I asked a monk if there was any part of the Rule of St. Benedict that was harder to keep. “Every single page,” he said quickly. Completely living up to the Rule was an impossible task, he acknowledged, but he said it was similar to the Sermon on the Mount. None of us can live by the Sermon on the Mount completely, but yet we try.
I run for exercise and because I enjoy it, and I run in races, not because I’ll win but because I like running them and they give a reason for training. For more than 15 years I tried to run a 5K in under 20 minutes. Elite runners do it under 15 minutes, and the world record is about 12 and a half minutes, so my sub-20 is nothing significant. I tried for years, though, and never came close. One summer I was determined, even posting a note on my cabinet that said, “19:59” as a reminder that any snack I ate might push me over the mark. The closest I came was 21:15. These days I sneak in under 23 minutes, and I know a sub-20 time probably isn’t going to ever happen.
I still try for it though. I’m the dog at the racetrack chasing that rabbit I won’t catch. I like the chase, and it keeps me running, and the chase is enough. We all have things like this, things we’ll never completely realize, but we still try. No parent is the perfect parent; no pastor is the perfect pastor; no one does any job perfectly. We still aim for it even if we won’t reach it.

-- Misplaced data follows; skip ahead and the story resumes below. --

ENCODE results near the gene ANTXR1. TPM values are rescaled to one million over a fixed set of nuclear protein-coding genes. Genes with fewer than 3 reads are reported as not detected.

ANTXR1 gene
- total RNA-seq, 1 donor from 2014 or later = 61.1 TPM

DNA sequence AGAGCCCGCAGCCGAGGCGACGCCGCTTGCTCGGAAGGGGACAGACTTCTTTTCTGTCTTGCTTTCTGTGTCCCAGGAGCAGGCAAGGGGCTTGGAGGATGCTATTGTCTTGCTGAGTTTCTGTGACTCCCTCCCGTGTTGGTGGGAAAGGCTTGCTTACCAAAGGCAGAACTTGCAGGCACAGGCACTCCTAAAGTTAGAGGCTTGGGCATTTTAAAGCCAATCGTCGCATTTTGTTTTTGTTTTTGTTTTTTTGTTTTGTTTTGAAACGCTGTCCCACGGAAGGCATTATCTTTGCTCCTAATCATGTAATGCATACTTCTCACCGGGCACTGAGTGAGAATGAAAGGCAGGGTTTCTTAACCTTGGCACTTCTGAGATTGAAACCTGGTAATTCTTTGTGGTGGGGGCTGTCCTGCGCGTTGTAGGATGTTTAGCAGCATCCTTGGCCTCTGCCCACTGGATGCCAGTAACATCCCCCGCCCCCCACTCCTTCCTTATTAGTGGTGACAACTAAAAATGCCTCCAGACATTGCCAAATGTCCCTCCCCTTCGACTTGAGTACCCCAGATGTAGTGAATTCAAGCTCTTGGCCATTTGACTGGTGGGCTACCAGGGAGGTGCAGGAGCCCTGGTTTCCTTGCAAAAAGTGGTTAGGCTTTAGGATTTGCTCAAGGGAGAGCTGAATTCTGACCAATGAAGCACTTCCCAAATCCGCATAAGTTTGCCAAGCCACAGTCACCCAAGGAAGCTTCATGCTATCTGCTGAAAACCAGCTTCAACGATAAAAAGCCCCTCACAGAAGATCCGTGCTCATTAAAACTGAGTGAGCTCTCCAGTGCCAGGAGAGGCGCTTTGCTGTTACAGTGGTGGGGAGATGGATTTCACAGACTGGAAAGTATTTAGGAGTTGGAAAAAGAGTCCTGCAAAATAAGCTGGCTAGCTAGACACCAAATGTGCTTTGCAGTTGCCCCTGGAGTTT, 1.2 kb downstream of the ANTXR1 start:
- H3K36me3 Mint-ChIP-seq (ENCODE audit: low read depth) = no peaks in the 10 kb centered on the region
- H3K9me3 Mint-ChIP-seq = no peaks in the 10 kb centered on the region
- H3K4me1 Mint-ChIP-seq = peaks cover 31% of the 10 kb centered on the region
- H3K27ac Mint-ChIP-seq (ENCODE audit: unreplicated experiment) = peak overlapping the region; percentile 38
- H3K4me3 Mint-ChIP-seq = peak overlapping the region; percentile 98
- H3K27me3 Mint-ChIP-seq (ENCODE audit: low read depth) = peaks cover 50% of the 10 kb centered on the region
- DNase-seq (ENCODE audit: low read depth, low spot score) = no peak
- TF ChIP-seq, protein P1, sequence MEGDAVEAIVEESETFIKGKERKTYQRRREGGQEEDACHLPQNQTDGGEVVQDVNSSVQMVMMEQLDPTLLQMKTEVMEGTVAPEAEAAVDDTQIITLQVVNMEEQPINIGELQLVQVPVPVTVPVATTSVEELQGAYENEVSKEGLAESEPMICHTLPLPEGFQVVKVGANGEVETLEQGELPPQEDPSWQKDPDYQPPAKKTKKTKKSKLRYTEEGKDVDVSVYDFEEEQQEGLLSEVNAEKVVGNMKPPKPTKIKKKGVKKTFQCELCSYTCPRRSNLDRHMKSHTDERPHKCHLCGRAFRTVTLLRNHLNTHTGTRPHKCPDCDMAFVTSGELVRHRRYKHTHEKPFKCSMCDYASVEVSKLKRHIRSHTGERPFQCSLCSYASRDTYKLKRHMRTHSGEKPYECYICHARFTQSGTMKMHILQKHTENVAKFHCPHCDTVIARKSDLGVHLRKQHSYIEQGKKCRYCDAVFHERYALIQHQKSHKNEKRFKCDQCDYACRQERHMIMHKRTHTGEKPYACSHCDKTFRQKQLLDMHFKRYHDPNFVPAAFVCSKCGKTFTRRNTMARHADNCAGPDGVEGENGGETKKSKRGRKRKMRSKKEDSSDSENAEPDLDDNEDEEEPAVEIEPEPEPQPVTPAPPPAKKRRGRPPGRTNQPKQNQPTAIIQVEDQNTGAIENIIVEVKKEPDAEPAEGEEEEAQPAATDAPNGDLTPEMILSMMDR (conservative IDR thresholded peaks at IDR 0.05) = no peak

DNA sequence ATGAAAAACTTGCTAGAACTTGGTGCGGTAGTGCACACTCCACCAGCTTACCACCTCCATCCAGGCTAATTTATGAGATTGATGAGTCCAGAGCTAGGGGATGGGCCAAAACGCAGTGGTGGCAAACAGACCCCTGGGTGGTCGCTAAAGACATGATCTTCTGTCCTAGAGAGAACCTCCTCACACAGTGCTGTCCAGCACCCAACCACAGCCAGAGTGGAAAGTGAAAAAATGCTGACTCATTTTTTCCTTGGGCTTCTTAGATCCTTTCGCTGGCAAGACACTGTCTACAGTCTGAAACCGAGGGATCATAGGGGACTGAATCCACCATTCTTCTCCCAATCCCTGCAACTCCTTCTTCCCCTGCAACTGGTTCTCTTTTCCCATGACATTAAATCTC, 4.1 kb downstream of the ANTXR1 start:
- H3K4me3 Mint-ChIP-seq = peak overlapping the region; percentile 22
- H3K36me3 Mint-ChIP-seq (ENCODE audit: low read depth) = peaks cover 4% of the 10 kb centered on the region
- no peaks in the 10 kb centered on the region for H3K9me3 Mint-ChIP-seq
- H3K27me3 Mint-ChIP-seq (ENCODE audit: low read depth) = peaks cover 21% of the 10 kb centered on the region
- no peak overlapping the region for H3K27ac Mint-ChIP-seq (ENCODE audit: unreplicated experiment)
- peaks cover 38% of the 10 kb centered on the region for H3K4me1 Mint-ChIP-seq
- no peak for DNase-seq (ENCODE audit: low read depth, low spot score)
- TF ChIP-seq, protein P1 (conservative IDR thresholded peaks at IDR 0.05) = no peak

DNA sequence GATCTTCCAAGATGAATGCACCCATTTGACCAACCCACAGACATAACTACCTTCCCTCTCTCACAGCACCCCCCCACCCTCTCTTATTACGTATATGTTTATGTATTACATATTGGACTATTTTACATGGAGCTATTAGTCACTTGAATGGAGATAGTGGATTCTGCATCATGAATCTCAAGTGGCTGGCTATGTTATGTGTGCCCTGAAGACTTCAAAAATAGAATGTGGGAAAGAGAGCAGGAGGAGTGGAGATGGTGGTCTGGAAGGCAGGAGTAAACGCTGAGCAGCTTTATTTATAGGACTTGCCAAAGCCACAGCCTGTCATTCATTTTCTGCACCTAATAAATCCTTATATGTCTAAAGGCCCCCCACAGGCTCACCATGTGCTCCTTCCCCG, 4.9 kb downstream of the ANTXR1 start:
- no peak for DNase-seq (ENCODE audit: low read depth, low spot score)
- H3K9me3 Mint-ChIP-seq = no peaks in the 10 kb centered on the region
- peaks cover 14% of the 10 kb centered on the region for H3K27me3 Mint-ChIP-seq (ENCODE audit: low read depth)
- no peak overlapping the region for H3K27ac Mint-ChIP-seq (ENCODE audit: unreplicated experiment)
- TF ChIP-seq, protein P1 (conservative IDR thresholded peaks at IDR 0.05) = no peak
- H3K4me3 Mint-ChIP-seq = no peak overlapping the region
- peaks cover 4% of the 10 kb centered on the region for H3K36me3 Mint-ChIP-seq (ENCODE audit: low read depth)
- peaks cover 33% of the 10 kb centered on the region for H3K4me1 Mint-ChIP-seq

The monk I met acknowledged this about the Rule; they don’t keep it perfectly, but they try. The trying is enough. Benedict says, at the end of the Prologue, “Do not be daunted immediately by fear and run away from the road that leads to salvation. It is bound to be narrow at the outset. But as we progress in this way of life and in faith, we shall run on the path of God’s commandments, our hearts overflowing with the inexpressible delight of love.” Benedict knew at first those living by his rule would be overwhelmed, but he urged them to keep going knowing that the end of the Rule’s imperfect following was the delight of God’s love.
What, for you, is the ideal you chase, knowing the chase is worth it even if you won’t ever completely catch it?
"In drawing up its regulations, we hope to set down nothing harsh, nothing burdensome." - Rule of St. Benedict